How do you feel the South has progressed on social issues since you grew up? What is the one aspect you feel that holds the region back the most?

Bobbie: I think church is one of the biggest reasons why people are held back. But it has changed, a lot. When I was in high school, I didn’t know what “gay” was. I didn’t understand. But the South has changed quite a bit…maybe it’s happening slower than the rest of the nation, and like I said I think that’s due to church, but it is changing. For example, Atlanta is a very progressive-minded city.

Is it difficult for you to act in such an emotional production? There’s a laugh one minute and everyone’s crying the next minute…the cast and the audience.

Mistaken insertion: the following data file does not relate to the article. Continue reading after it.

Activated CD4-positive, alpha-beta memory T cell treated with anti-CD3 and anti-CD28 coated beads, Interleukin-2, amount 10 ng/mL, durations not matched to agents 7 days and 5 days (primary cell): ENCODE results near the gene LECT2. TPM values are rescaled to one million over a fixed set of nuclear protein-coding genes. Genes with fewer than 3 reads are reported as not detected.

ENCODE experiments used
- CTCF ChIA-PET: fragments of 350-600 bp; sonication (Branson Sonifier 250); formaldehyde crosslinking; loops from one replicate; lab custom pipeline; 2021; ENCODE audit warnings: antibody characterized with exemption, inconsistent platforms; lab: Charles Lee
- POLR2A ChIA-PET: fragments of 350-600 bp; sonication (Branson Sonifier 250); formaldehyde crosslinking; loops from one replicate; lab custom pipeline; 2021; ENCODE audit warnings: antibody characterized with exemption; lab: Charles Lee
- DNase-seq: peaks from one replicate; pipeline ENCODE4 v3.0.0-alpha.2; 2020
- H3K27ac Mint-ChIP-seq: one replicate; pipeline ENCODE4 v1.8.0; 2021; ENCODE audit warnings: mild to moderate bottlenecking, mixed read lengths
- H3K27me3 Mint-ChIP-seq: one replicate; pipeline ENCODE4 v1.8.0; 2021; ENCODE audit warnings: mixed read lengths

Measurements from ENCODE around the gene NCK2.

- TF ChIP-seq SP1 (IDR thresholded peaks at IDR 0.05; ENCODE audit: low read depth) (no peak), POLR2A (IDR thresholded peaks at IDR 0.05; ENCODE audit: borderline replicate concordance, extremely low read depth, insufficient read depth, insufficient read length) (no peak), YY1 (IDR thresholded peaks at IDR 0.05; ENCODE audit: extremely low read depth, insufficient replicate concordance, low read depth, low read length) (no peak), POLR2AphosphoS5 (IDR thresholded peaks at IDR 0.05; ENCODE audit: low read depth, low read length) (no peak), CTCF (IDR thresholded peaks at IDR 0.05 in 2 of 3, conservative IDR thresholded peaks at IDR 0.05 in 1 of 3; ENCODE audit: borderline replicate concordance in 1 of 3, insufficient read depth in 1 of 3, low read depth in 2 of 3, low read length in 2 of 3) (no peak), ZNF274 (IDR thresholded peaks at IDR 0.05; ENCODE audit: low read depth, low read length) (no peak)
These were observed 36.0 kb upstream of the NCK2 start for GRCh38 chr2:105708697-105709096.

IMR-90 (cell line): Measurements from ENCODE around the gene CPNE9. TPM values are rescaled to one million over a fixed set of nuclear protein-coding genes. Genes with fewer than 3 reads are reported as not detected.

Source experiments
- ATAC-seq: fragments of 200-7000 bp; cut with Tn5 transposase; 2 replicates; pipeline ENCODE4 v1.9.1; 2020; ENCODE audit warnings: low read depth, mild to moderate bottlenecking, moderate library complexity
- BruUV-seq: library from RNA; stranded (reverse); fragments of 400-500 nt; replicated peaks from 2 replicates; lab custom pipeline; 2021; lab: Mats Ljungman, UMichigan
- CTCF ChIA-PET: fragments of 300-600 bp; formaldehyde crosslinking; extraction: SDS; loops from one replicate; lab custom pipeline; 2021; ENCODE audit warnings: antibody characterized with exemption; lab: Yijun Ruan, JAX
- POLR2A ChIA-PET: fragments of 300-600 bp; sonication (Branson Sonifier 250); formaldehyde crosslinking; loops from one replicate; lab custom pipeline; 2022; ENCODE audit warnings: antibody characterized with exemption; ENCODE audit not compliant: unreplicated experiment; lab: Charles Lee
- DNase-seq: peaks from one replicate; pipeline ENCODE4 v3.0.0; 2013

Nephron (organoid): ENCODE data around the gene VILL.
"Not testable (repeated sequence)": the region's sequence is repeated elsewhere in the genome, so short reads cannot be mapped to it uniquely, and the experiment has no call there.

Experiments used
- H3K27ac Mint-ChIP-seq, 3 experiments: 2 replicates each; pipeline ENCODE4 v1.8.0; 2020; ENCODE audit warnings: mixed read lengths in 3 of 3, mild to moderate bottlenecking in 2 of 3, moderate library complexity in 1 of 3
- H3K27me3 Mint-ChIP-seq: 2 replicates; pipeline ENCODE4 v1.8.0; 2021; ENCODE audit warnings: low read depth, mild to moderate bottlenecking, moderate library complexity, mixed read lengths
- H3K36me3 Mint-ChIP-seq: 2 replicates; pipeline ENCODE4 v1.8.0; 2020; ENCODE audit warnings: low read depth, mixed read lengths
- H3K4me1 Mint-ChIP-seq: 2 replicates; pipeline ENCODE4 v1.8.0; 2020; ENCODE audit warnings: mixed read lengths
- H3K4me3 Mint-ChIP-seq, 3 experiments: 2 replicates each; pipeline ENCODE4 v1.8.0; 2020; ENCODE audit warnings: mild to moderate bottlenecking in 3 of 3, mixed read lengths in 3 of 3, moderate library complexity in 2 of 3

Emerson: I think it’s one of the great gifts of [Del Shores’] writing, that he can tackle difficult subjects and he doesn’t beat the audience over the head. His comedy is so brilliant and it gives you that time you need to breathe [after the drama].

It’s an exhausting piece to perform, there’s no denying that. But when you’re on stage with brilliant actors across the board, it makes the work easier to do. All of the cast feels that this issue is really important, so you finish the show, and there’s sort of this extreme level of exhaustion, but there’s also this little bit of triumph every single time knowing that once again we’ve been a part of the opportunity to tell this story and have this dialogue.

Bobbie: I have no problem crying at the end of this production every single night it is performed. It is so beautifully-written and so ingeniously-acted. Especially Emerson, with what he had to do every night, taking the audience on this journey…he had so much dialogue and he just pulled it off seamlessly. I was proud to be his mama! [laughs]